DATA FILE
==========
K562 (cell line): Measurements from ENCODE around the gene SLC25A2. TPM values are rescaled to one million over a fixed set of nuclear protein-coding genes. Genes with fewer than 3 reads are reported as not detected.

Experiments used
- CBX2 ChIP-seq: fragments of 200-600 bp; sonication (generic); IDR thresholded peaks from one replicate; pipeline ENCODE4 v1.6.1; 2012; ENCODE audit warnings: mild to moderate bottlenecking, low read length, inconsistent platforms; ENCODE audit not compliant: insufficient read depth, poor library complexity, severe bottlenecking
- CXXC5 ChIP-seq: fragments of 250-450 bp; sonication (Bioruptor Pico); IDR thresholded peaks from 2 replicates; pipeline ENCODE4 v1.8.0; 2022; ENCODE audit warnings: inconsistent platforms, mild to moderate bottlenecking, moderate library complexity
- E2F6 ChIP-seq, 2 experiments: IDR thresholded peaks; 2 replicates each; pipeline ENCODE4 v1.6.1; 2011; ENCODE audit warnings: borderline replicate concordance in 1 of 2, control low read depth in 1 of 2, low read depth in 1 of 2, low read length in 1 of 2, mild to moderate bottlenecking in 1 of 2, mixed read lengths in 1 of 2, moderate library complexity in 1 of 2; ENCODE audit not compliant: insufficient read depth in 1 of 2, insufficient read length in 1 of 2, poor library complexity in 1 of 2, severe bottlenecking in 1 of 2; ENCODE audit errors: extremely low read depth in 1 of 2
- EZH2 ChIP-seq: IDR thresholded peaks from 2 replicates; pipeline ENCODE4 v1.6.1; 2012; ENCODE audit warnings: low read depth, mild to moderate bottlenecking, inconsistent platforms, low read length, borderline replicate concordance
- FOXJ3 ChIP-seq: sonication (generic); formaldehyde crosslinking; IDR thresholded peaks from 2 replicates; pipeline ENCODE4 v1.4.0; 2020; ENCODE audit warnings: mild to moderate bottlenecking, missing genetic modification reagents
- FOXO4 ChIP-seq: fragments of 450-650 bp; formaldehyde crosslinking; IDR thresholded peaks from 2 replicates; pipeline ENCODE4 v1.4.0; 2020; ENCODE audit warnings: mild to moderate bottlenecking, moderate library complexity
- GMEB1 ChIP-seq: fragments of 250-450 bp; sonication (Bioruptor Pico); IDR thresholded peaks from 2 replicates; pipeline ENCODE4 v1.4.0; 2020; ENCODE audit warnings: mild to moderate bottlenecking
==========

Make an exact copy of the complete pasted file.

K562 (cell line): Measurements from ENCODE around the gene SLC25A2. TPM values are rescaled to one million over a fixed set of nuclear protein-coding genes. Genes with fewer than 3 reads are reported as not detected.

Experiments used
- CBX2 ChIP-seq: fragments of 200-600 bp; sonication (generic); IDR thresholded peaks from one replicate; pipeline ENCODE4 v1.6.1; 2012; ENCODE audit warnings: mild to moderate bottlenecking, low read length, inconsistent platforms; ENCODE audit not compliant: insufficient read depth, poor library complexity, severe bottlenecking
- CXXC5 ChIP-seq: fragments of 250-450 bp; sonication (Bioruptor Pico); IDR thresholded peaks from 2 replicates; pipeline ENCODE4 v1.8.0; 2022; ENCODE audit warnings: inconsistent platforms, mild to moderate bottlenecking, moderate library complexity
- E2F6 ChIP-seq, 2 experiments: IDR thresholded peaks; 2 replicates each; pipeline ENCODE4 v1.6.1; 2011; ENCODE audit warnings: borderline replicate concordance in 1 of 2, control low read depth in 1 of 2, low read depth in 1 of 2, low read length in 1 of 2, mild to moderate bottlenecking in 1 of 2, mixed read lengths in 1 of 2, moderate library complexity in 1 of 2; ENCODE audit not compliant: insufficient read depth in 1 of 2, insufficient read length in 1 of 2, poor library complexity in 1 of 2, severe bottlenecking in 1 of 2; ENCODE audit errors: extremely low read depth in 1 of 2
- EZH2 ChIP-seq: IDR thresholded peaks from 2 replicates; pipeline ENCODE4 v1.6.1; 2012; ENCODE audit warnings: low read depth, mild to moderate bottlenecking, inconsistent platforms, low read length, borderline replicate concordance
- FOXJ3 ChIP-seq: sonication (generic); formaldehyde crosslinking; IDR thresholded peaks from 2 replicates; pipeline ENCODE4 v1.4.0; 2020; ENCODE audit warnings: mild to moderate bottlenecking, missing genetic modification reagents
- FOXO4 ChIP-seq: fragments of 450-650 bp; formaldehyde crosslinking; IDR thresholded peaks from 2 replicates; pipeline ENCODE4 v1.4.0; 2020; ENCODE audit warnings: mild to moderate bottlenecking, moderate library complexity
- GMEB1 ChIP-seq: fragments of 250-450 bp; sonication (Bioruptor Pico); IDR thresholded peaks from 2 replicates; pipeline ENCODE4 v1.4.0; 2020; ENCODE audit warnings: mild to moderate bottlenecking